Guns do ignore the Deflection bonus provided by AV, but their primary usefulness comes from their good armor penetration and their potential for big damage. Follow-up shots take a long time, so in some battles, that weapon set is only useful for the initial volley and then characters have to rely on their other set(s) for whatever they need. The other problem with all guns is that they have small but significant Accuracy penalties.

rope kid
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CottonWolf posted:

In Eternity, based on what little we know about them, their anime-esque burning spirits are so committed to the cause that they literally generate energy to burn people with. It doesn't come from the gods.
Yes. All paladins are extremely devoted to one cause or organization. Some of these organizations are religious, like the Fellows of St. Waidwen Martyr (Eothasian). Others are political, like the Brotherhood of the Five Suns (Vailian Republics). Some are just extremely devoted to a rigid way of living/working/existing, like the Goldpact Knights (essentially mercenary paladins). Paladins gain their powers from their extraordinary devotion, regardless of what their particular cause may be. Priests tend to be more philosophical, introspective, and nuanced in how they think about/approach things. Paladins don't generally heavily emphasize self-sacrifice for its own sake, but much more than priests, paladins believe that "the cause" is more important than they are -- though they often disagree with how to best help their causes.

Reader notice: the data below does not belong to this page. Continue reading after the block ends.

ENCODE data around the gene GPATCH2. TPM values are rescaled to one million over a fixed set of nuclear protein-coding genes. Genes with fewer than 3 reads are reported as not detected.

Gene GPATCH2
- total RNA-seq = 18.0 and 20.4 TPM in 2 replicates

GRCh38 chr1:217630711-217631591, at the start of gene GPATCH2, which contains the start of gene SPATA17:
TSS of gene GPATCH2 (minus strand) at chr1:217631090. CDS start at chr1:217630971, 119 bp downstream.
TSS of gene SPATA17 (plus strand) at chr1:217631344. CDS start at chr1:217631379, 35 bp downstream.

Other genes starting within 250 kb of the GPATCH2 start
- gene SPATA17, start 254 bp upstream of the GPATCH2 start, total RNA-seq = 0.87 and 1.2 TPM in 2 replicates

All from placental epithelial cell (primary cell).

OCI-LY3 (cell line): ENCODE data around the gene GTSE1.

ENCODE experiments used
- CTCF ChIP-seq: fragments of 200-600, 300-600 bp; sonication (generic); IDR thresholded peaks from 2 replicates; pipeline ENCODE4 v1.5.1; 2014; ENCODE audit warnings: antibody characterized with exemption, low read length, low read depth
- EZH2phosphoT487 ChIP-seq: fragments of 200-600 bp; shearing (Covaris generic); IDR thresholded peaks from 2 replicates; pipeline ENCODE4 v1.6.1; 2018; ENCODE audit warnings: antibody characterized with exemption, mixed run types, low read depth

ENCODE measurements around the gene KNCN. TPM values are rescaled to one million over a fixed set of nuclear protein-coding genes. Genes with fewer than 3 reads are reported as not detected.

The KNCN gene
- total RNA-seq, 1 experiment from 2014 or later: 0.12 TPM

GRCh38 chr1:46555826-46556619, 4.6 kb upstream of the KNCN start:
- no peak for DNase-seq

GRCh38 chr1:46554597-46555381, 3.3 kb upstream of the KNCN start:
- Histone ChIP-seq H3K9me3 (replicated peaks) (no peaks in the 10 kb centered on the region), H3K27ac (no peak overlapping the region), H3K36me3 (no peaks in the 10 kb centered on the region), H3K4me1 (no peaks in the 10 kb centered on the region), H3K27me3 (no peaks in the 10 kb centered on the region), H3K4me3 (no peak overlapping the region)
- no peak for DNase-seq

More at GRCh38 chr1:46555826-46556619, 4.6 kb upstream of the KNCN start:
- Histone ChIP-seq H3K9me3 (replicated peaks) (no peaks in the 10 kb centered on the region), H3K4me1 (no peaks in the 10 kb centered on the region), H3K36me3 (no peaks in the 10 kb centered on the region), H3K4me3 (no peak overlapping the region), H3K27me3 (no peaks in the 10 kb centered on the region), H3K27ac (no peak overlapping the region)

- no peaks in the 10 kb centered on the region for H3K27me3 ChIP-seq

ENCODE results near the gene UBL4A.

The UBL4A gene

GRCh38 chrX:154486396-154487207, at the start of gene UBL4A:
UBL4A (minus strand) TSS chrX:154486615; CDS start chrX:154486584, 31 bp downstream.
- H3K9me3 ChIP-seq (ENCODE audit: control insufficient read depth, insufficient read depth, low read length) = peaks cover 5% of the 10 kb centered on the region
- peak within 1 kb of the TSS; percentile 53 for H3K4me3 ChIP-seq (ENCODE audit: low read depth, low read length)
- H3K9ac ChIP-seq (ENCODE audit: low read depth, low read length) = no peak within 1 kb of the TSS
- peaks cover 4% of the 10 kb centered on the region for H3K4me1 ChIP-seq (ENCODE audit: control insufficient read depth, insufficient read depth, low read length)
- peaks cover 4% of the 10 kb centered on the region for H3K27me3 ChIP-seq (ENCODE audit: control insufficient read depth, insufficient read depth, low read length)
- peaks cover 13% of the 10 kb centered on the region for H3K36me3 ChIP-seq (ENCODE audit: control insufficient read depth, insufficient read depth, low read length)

rope kid
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SurrealityCheck posted:

Out of interest, what is the niche for crossbows in PoE?

An intermediate point between guns and bows, or even more slow and damaging than guns?
They're pretty much an intermediate between the two, yeah. Regular crossbows are slower to reload/fire than hunting bows or war bows but they do more damage and have better penetration. Arbalests are slower than regular crossbows but faster than guns and have a commensurate increase in damage and penetration over a crossbow. The main difference between the two is that standard crossbows can be cocked by hand and arbalests need to be planted and cranked.